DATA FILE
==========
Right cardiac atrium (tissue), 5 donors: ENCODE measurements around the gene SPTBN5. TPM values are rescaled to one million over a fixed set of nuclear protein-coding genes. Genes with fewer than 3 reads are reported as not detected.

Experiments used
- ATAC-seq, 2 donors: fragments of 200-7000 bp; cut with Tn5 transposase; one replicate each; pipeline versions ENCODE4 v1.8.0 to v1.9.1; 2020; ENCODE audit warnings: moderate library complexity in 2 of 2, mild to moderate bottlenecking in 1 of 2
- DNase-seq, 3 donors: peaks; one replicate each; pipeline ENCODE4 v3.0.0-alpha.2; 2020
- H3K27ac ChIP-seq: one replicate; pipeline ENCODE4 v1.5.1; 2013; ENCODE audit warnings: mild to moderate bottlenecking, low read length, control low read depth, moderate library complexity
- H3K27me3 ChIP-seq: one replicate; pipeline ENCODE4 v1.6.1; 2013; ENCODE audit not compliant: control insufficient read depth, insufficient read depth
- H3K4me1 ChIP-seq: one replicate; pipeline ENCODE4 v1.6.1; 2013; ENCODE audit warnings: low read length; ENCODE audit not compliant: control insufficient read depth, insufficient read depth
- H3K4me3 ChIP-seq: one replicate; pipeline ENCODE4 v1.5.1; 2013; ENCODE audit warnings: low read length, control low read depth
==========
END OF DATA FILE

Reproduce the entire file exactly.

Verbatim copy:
Right cardiac atrium (tissue), 5 donors: ENCODE measurements around the gene SPTBN5. TPM values are rescaled to one million over a fixed set of nuclear protein-coding genes. Genes with fewer than 3 reads are reported as not detected.

Experiments used
- ATAC-seq, 2 donors: fragments of 200-7000 bp; cut with Tn5 transposase; one replicate each; pipeline versions ENCODE4 v1.8.0 to v1.9.1; 2020; ENCODE audit warnings: moderate library complexity in 2 of 2, mild to moderate bottlenecking in 1 of 2
- DNase-seq, 3 donors: peaks; one replicate each; pipeline ENCODE4 v3.0.0-alpha.2; 2020
- H3K27ac ChIP-seq: one replicate; pipeline ENCODE4 v1.5.1; 2013; ENCODE audit warnings: mild to moderate bottlenecking, low read length, control low read depth, moderate library complexity
- H3K27me3 ChIP-seq: one replicate; pipeline ENCODE4 v1.6.1; 2013; ENCODE audit not compliant: control insufficient read depth, insufficient read depth
- H3K4me1 ChIP-seq: one replicate; pipeline ENCODE4 v1.6.1; 2013; ENCODE audit warnings: low read length; ENCODE audit not compliant: control insufficient read depth, insufficient read depth
- H3K4me3 ChIP-seq: one replicate; pipeline ENCODE4 v1.5.1; 2013; ENCODE audit warnings: low read length, control low read depth